Fifth Circuit Rejects GE Iraq Exec's Broad Interpretation of Dodd-Frank “Whistleblower”

| Zuckerman Spaeder Team

In federal courts across the country, employers have sought to limit the Dodd-Frank Act’s definition of “whistleblower.”  Just last week, this challenge seemed futile.  Both the SEC (in its regulations) and a number of federal district courts had rejected employers’ reading of the statute, under which the “whistleblower” term – and the accompanying right of action for retaliation – would be limited to those employees who reported misconduct to the SEC.

Last Wednesday, the Fifth Circuit flipped the script, holding that “the plain language of the Dodd-Frank whistleblower-protection provision creates a private cause of action only for individuals who provide information relating to a violation of the securities laws to the SEC.”  Asadi v. GE Energy (USA), L.L.C., No. 12-20522 (5th Cir. Jul. 17, 2013), slip op. at 5.

Khaled Asadi, the plaintiff in the case, was GE Energy’s former Iraq Country Executive.  While serving in that position, he reported concerns about potential Foreign Corrupt Practices Act violations, and lost his job soon after.  He then filed suit for retaliation under Dodd-Frank.  The district court rejected his claim, but for a different reason, ruling that the law did not protect his “extraterritorial” whistleblowing activity. 

On appeal, the Fifth Circuit didn’t even get to that issue.  Instead, it rejected Asadi’s claim on the ground that he hadn’t reported any violation of the securities laws to the SEC, and therefore did not fall within Dodd-Frank’s definition of “whistleblower[s]” who can bring retaliation claims.  The definition of “whistleblower” in Dodd-Frank “means any individual who provides, or 2 or more individuals acting jointly who provide, information relating to a violation of the securities laws to the Commission . . .”  § 78u-6(a)(6).  Under this unambiguous definition, wrote the Fifth Circuit (Judge Elrod), an individual must provide information to the SEC to qualify as a whistleblower. 

The court disagreed with Asadi’s argument that the whistleblower definition conflicts with Dodd-Frank’s provision barring retaliation.  Asadi, like other plaintiffs before him, pointed out that the retaliation provision describes three categories of actions for which an employer may not retaliate, and only two of them include providing information to the SEC.  § 78u-6(h)(1)(A).  The Fifth Circuit reconciled these provisions by stating that the three categories in 6(h)(1)(A) define only the conduct that is protected, and do not “define which individuals qualify as whistleblowers.”  Slip op. at 8.  The court also had another problem with Asadi’s reading of the provision: it would effectively render the Sarbanes-Oxley anti-retaliation provision moot, because Dodd-Frank is a much more desirable remedy than SOX.  Id. at 14.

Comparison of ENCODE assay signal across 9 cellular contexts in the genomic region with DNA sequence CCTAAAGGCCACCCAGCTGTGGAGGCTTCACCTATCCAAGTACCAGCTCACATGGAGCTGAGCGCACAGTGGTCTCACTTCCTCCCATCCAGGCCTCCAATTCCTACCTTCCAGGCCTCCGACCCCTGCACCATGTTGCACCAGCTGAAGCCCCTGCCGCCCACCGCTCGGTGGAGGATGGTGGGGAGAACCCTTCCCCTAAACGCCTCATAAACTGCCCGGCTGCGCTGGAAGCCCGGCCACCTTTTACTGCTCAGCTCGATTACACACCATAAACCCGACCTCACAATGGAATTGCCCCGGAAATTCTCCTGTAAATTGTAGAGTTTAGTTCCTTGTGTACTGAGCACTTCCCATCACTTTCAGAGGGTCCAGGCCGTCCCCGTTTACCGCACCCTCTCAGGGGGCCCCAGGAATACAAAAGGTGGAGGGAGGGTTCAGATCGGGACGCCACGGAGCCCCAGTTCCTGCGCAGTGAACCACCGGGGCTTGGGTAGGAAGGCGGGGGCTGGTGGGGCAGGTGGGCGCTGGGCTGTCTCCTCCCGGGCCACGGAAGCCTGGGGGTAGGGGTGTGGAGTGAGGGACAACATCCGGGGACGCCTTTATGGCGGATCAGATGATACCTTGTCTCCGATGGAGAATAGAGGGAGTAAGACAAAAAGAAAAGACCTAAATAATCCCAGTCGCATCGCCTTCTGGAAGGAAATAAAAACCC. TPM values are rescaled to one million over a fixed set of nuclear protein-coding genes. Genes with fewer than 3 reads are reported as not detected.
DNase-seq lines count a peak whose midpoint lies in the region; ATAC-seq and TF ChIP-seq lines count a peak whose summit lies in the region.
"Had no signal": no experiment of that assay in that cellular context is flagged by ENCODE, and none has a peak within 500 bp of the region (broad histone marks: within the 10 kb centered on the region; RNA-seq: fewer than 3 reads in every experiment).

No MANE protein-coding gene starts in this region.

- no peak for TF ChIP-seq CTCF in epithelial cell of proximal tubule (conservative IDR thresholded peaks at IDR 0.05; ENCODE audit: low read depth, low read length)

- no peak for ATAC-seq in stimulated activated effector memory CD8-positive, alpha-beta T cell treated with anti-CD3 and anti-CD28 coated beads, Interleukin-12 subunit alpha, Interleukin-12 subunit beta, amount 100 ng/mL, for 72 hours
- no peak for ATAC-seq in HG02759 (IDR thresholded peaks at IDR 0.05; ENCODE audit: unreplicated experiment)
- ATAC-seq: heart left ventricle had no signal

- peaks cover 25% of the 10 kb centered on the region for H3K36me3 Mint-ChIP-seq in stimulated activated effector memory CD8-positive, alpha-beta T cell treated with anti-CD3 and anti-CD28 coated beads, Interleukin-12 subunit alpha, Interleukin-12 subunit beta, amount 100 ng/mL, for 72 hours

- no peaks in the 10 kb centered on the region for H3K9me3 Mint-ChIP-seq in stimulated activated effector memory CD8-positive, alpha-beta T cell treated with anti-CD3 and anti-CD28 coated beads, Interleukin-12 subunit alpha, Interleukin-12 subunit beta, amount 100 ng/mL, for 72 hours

Finally, the court decided not to defer to the SEC’s interpretation of the anti-retaliation protections in Dodd-Frank, stating that the SEC regulations were inconsistent and conflict with the plain language of the statute.

The practical impacts of the Fifth Circuit decision are as follows.

First, the decision increases the chance of a circuit split over the meaning of Dodd-Frank, which is more likely to lead to Supreme Court review of the issue.

Second, employees who do not report misconduct to the SEC now have a greater likelihood of losing a Dodd-Frank claim, because there is now precedent on the employers' side.  And in the Fifth Circuit, they will definitely lose, at least until the Supreme Court weighs in.  Further, because of the much shorter statute of limitations for Sarbanes-Oxley claims, they may be left without a federal remedy if their Dodd-Frank claims are rejected.  To that end, at oral argument in Asadi, GE Energy's counsel noted that the statute of limitations on Asadi's Sarbanes-Oxley claim had already expired.

Third, employees who detect corporate misconduct now have another strong incentive to go straight to the SEC with their concerns.  Indeed, Jenna Greene of the National Law Journal has written that the decision “may undermine painstakingly developed corporate compliance programs,” because it encourages employees to blow the whistle to the SEC rather than reporting misconduct internally.

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